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Biola is often known as a marriage school. Jokes on this subject abound, ranging from the "Bridal Institute of Los Angeles," to comparing Biola to a cobbler's shop (they take you in, mend your soles[souls] and send you out in pairs). But perhaps this is too often taken for granted, and we forget to think about the other option.
Many of us don't know much about celibacy--and sometimes even assume that it is based on the idea that sex is evil. Before I continue, let me take a few moments to explain the basic ideas behind the practice of celibacy.
First of all, celibacy is thought to allow a person to be devoted to God alone. This is not to say that celibacy is the only state in which a person can be devoted to God; most people can marry and be devoted to God. Look at people like Billy Graham, or Jim and Elizabeth Elliot. Marriage itself is service to God; it has been known as the "bloodless martyrdom." But some people need--or wish--to be free of relationships that could distract them from God. I know that in my own life, celibacy is in some way a concession to a weakness, since I cannot--at least at this stage of my life--focus on human love and the love of God at the same time.
Secondly, celibacy leaves one free to do whatever God may call on him to do. Wht does God call most people to do? Get married, have kids, love their family, and serve God. But perhaps God leaves a few people unattached who can drop everything at short notice, and do something drastic that needs to be done. Could Mother Theresa have given up everything to work with the poor in India if she'd had a husband and children to care for?(Yes, I realize there are exceptions to this, but they are few and far between.) But even without great dramatic things, the celibate person can devote lots of time to helping people in their communities.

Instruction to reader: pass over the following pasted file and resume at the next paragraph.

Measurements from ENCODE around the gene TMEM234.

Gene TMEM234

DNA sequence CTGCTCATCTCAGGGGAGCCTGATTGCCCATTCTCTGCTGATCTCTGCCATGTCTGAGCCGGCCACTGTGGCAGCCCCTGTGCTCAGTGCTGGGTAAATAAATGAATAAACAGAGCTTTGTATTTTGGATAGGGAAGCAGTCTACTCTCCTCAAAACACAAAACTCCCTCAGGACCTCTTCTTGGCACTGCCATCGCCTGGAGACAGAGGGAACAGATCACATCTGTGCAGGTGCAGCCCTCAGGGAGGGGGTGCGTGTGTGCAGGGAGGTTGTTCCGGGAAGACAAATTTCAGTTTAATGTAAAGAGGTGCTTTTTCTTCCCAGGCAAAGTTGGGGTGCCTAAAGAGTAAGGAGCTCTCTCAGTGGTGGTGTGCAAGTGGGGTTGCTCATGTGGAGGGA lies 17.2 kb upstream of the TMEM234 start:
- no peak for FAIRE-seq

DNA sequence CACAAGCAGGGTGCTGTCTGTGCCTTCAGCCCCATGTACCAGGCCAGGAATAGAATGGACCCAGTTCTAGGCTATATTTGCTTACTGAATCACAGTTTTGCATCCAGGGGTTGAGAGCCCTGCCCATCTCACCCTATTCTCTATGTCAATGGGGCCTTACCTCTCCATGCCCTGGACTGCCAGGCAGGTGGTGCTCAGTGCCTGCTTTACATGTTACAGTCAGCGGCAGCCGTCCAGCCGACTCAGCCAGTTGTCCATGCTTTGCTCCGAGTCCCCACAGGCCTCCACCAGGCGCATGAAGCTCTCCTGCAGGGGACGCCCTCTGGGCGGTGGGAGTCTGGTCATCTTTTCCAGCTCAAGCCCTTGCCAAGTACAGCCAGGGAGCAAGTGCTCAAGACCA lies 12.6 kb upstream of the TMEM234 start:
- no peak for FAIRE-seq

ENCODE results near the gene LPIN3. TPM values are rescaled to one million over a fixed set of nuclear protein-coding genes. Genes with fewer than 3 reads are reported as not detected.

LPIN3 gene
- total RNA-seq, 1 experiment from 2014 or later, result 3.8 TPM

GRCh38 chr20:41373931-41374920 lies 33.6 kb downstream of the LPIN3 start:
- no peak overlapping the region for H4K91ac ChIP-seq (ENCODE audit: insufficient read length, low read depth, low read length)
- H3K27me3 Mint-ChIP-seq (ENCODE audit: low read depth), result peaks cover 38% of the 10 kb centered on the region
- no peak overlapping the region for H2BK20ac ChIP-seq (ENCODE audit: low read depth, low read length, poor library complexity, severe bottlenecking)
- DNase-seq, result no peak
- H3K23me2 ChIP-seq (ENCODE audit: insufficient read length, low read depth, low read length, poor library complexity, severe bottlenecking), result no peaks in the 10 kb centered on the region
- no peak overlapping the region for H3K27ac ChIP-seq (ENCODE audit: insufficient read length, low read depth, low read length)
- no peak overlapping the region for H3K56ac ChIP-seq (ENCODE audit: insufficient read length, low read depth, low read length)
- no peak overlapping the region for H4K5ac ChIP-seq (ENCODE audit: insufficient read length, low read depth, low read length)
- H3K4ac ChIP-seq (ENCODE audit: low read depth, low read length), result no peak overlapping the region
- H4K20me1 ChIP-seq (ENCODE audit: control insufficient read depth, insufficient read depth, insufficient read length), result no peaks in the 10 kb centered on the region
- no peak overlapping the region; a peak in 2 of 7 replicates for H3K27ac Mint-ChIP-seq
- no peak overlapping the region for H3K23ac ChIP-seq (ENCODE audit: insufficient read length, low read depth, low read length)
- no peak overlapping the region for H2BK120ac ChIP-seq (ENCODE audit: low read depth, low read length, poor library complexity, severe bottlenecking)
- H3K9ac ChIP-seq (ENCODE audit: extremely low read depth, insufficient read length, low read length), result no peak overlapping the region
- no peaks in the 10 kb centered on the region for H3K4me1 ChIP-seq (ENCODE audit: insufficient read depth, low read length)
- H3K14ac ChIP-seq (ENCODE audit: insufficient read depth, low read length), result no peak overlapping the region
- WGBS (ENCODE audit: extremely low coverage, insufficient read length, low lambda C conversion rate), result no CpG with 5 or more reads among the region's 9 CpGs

This being said, why should we at Biola think about celibacy? After all, most of us don't come from churches with a monastic tradition, and we grow up thinking about "when I get married..." Also, if the majority of us neither need nor want to be celibate, why should we think about it?
Firstly, Christianity has a long monastic tradition: many of the great saints were celibates. If nothing else, most Christians at most places at most times have found celibacy to be a good thing, whether they themselves were celibate or not.
Secondly, celibacy might be God's will for some of us. Let's face it: not all of us will get married, for one reason or another. The only options that Christians have been given are monogamy and celibacy. If we do not marry, then we must be celibate.
This leads to the third, and perhaps most relevant point. Even those of us who will get married but are not married yet must be celibate. This should not be a passive celibacy, one that is merely waiting for marriage, but an active one. Know who you are and who God wants you to be. None of us are half of a soul, looking for a missing half. We are whole people, made in the image of God. In the time of celibacy before marriage, let us learn how to be a whole soul and to serve God in the way He designed us to. Celibacy can, after all, be a preperation for marriage.
I hope I have made it clear that not all or even most people should be celibate. But we should learn the value of it, since we are all called to celibacy before marriage, and a few of us may take it as a permanent lifestyle.